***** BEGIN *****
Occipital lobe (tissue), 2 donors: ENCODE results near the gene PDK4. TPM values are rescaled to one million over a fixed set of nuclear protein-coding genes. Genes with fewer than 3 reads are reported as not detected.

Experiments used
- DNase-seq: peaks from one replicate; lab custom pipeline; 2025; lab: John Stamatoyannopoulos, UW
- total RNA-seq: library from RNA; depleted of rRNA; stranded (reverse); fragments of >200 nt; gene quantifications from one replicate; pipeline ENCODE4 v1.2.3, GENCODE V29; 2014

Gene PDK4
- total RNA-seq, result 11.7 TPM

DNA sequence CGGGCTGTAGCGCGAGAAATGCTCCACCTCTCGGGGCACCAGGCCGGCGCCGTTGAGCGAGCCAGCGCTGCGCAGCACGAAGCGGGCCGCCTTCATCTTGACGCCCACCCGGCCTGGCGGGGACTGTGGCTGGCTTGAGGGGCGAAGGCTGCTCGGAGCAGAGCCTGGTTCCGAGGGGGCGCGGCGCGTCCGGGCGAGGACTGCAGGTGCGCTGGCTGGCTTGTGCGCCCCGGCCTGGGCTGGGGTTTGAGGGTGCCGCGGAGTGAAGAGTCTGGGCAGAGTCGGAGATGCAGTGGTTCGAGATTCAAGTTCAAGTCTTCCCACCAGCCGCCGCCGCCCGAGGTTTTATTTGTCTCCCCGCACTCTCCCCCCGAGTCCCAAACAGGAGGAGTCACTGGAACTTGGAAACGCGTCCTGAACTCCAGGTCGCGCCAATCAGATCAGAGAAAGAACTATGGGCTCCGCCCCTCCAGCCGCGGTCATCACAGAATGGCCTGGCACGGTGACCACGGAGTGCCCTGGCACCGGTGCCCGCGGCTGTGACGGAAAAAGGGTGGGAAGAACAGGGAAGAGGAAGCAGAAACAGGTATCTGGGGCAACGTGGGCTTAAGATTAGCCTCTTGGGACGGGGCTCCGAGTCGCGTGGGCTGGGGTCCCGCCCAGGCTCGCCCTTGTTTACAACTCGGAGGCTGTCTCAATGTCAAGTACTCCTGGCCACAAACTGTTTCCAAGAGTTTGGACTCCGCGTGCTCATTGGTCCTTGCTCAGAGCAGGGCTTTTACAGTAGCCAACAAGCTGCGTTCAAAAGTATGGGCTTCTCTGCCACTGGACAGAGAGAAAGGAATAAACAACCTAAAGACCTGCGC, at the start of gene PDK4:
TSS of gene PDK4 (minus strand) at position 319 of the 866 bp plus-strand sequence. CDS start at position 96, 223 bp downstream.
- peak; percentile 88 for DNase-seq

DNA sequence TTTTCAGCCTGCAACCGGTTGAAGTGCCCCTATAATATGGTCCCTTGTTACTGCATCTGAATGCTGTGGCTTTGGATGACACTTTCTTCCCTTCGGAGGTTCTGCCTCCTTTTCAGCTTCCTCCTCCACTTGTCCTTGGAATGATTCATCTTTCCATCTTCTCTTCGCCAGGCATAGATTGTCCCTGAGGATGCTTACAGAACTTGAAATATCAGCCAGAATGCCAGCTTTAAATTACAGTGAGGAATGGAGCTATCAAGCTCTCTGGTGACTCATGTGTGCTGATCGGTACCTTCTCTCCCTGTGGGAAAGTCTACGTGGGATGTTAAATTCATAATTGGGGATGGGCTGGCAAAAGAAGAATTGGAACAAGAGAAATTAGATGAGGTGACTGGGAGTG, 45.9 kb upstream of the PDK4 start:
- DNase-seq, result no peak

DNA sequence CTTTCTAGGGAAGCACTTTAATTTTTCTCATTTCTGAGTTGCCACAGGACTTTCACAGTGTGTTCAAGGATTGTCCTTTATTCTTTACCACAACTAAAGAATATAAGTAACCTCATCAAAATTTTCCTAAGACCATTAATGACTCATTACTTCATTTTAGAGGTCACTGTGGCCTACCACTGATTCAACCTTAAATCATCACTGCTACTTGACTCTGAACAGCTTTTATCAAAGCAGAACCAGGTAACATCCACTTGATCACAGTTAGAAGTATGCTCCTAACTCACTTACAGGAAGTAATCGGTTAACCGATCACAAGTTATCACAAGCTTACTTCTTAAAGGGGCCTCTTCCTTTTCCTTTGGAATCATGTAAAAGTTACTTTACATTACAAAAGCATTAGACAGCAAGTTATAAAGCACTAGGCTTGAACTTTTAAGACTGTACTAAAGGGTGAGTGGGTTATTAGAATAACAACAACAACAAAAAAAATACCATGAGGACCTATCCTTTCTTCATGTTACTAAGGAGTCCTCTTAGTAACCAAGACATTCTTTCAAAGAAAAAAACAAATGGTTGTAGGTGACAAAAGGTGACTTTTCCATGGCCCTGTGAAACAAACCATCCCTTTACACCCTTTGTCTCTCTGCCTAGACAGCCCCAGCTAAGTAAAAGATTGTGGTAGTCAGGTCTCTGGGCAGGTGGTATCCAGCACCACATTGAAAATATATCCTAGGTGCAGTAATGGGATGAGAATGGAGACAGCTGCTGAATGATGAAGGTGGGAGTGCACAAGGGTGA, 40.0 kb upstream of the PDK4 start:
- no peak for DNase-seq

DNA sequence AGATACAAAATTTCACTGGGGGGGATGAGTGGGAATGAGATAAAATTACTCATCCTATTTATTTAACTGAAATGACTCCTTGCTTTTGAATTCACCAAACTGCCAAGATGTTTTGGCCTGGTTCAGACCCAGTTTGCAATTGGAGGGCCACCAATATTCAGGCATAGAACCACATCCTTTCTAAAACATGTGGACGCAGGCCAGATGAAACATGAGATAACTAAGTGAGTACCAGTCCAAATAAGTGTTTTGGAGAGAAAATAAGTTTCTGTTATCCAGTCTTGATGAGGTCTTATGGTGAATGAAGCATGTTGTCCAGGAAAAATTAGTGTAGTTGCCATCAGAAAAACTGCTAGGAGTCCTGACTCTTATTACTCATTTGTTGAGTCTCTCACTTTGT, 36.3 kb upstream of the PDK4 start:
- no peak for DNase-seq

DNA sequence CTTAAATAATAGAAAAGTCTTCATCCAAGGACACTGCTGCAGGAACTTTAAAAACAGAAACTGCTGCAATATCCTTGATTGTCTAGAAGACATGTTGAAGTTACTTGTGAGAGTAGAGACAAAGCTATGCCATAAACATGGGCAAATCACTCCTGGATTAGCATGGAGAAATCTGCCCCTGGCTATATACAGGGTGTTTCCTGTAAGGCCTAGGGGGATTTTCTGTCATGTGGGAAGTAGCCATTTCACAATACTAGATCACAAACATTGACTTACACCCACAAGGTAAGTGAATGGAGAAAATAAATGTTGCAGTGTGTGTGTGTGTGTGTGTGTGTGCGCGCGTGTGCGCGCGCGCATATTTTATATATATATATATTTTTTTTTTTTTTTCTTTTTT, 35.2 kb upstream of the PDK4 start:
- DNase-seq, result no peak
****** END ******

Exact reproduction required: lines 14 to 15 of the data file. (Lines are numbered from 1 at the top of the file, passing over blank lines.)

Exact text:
DNA sequence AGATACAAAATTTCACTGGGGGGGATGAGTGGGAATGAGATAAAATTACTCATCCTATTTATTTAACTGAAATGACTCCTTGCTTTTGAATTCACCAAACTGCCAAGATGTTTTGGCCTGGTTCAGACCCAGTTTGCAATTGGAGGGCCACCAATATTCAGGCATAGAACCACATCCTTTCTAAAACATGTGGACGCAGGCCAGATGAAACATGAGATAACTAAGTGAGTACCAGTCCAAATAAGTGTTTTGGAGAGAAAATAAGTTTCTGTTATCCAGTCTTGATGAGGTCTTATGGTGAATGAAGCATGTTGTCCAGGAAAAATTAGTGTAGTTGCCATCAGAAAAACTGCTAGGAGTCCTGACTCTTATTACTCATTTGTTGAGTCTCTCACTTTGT, 36.3 kb upstream of the PDK4 start:
- no peak for DNase-seq